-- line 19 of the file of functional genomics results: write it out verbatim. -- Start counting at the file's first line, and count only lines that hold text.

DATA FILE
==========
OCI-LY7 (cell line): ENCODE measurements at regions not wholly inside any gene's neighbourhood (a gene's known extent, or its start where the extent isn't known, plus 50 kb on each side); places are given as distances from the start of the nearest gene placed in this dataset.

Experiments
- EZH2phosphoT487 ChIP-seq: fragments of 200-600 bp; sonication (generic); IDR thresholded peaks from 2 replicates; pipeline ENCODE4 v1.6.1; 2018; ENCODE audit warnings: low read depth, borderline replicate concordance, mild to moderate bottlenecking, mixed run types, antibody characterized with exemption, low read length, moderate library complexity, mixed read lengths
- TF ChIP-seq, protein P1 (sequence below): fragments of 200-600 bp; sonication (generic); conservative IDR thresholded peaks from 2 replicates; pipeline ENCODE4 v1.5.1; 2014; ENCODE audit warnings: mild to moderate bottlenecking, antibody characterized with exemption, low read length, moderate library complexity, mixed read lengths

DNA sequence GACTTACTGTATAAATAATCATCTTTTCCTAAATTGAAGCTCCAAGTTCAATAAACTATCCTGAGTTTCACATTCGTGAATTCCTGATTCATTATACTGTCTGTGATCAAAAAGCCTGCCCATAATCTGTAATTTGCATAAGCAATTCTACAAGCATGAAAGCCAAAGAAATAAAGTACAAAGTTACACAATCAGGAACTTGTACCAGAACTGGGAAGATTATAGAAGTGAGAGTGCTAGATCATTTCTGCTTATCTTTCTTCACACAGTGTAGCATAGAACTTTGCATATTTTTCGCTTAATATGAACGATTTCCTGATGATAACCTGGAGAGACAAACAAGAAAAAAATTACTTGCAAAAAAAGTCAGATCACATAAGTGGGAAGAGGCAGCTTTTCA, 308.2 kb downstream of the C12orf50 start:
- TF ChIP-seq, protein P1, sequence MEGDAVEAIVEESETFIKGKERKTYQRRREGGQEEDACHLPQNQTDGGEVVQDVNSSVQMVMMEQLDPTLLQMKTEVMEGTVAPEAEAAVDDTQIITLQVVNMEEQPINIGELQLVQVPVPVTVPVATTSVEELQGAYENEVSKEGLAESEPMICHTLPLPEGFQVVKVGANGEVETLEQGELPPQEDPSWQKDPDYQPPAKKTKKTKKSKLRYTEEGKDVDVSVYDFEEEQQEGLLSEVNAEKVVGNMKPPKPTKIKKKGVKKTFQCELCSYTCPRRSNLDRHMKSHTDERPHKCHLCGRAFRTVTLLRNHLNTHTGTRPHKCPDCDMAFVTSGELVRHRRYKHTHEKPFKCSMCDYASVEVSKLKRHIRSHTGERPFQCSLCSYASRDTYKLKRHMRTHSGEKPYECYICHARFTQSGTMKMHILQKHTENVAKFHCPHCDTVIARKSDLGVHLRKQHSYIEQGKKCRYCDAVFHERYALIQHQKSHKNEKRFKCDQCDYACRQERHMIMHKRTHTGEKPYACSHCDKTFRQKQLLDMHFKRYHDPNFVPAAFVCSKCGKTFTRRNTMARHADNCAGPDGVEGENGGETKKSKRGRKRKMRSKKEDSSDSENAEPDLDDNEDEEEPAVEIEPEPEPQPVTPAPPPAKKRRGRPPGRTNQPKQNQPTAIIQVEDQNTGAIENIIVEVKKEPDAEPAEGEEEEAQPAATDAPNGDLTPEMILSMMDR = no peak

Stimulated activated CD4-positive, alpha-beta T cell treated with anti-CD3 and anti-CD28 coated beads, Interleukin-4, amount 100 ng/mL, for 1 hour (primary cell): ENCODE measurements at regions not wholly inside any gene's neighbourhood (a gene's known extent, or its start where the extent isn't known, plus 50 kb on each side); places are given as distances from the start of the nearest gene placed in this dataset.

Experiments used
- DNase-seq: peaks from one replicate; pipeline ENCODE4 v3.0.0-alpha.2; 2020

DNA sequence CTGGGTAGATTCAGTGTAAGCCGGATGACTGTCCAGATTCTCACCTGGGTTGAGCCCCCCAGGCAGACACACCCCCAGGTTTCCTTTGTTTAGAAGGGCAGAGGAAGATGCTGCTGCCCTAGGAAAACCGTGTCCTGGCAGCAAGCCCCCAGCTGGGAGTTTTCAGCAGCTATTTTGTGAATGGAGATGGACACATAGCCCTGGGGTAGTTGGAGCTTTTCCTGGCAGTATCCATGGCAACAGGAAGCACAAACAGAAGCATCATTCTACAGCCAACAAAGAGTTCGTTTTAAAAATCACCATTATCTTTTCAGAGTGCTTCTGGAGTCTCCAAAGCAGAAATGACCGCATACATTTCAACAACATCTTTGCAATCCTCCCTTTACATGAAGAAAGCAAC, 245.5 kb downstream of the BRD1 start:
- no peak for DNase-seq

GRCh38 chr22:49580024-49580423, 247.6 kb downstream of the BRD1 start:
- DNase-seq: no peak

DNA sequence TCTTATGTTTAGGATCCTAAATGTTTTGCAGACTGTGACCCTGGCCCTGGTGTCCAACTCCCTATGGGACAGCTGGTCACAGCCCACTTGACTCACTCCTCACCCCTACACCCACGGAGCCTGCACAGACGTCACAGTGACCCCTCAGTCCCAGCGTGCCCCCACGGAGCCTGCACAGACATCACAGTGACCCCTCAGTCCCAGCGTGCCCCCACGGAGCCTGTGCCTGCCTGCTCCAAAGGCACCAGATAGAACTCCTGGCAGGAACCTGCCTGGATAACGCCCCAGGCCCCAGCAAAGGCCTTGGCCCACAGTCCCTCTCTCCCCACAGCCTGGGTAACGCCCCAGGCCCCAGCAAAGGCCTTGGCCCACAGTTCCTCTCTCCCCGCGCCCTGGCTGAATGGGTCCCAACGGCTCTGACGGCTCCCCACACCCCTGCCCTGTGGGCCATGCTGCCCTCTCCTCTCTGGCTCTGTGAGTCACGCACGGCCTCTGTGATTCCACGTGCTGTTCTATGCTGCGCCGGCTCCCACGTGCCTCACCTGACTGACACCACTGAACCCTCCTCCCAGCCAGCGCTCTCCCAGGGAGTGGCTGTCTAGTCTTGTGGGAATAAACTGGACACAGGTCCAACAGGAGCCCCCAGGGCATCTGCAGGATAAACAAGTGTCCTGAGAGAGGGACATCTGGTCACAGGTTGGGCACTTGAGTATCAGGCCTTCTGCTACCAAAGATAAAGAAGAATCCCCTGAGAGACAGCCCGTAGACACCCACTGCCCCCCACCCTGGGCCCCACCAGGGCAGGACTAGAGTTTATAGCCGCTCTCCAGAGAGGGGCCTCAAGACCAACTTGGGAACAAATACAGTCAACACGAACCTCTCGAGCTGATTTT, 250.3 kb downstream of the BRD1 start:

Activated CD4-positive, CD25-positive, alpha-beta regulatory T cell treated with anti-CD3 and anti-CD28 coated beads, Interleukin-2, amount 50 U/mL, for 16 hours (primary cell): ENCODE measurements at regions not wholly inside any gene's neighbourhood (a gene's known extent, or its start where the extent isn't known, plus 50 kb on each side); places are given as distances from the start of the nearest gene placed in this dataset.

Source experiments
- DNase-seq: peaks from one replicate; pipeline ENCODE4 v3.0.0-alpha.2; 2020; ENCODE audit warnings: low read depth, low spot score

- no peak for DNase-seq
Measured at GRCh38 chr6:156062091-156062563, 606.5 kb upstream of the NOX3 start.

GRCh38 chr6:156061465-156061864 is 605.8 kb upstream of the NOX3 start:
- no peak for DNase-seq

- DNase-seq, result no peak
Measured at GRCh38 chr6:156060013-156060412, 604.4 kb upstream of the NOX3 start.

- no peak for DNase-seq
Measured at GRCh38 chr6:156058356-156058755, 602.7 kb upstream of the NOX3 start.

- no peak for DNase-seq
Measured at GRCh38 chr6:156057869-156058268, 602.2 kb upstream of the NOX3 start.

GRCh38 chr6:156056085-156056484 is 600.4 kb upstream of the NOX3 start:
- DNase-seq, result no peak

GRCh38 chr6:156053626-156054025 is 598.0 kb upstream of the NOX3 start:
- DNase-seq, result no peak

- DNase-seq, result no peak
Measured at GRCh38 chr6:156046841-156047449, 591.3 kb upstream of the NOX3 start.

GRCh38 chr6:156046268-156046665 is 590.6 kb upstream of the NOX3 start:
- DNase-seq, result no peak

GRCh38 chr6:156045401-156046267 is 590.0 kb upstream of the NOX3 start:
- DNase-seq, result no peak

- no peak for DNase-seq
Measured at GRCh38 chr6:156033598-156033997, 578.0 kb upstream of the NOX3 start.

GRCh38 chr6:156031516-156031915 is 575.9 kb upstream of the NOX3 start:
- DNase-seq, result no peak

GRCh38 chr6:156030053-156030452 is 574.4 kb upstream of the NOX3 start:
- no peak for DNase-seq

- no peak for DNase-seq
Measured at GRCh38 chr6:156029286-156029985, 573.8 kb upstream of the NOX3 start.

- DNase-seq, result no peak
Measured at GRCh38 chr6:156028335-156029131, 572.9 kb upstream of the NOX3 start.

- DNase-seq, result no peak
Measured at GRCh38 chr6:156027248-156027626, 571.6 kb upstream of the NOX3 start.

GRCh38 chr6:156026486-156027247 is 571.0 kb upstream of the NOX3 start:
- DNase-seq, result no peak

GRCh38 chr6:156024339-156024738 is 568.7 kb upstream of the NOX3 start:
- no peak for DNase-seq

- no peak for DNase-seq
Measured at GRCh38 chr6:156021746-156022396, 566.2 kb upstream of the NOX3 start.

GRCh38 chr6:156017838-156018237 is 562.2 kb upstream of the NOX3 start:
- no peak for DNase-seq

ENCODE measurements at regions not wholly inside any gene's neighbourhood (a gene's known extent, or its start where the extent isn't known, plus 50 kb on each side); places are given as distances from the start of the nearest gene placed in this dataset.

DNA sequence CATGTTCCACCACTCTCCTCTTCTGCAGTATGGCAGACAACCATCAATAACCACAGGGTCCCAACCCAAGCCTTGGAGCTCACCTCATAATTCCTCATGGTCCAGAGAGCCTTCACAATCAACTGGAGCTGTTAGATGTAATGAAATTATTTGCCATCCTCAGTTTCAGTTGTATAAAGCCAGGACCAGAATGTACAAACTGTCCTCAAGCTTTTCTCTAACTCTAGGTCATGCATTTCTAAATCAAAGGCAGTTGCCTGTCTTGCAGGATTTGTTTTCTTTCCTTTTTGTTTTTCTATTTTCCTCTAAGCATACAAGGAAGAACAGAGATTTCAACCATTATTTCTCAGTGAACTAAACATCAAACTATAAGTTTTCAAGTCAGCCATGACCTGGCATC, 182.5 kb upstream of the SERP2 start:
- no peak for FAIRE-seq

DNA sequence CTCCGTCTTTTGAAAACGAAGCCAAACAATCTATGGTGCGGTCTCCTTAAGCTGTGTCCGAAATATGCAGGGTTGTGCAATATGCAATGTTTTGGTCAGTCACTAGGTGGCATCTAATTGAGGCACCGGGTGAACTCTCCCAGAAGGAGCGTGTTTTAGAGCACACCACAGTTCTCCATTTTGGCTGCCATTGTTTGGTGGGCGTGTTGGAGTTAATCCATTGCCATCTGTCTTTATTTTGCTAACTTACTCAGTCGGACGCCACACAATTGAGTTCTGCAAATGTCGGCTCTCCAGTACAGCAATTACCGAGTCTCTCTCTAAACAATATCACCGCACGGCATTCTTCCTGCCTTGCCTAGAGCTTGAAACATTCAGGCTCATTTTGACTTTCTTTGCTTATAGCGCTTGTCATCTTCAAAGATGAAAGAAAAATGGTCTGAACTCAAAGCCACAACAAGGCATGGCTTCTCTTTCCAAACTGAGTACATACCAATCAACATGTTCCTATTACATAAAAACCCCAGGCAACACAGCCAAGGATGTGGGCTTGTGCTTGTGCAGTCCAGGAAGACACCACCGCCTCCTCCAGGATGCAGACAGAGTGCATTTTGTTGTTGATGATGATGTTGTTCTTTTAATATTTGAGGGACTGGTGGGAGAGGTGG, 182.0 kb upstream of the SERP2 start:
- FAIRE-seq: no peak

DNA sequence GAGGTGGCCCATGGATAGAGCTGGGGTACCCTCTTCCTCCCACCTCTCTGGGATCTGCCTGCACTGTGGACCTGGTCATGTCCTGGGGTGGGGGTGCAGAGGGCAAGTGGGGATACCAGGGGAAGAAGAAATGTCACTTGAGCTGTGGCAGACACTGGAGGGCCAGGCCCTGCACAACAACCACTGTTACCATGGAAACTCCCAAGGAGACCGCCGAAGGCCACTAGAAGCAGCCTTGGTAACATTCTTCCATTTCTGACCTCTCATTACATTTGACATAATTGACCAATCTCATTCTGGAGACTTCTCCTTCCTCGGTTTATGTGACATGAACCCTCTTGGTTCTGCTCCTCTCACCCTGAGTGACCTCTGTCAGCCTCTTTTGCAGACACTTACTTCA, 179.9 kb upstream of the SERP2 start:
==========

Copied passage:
Measured at GRCh38 chr6:156062091-156062563, 606.5 kb upstream of the NOX3 start.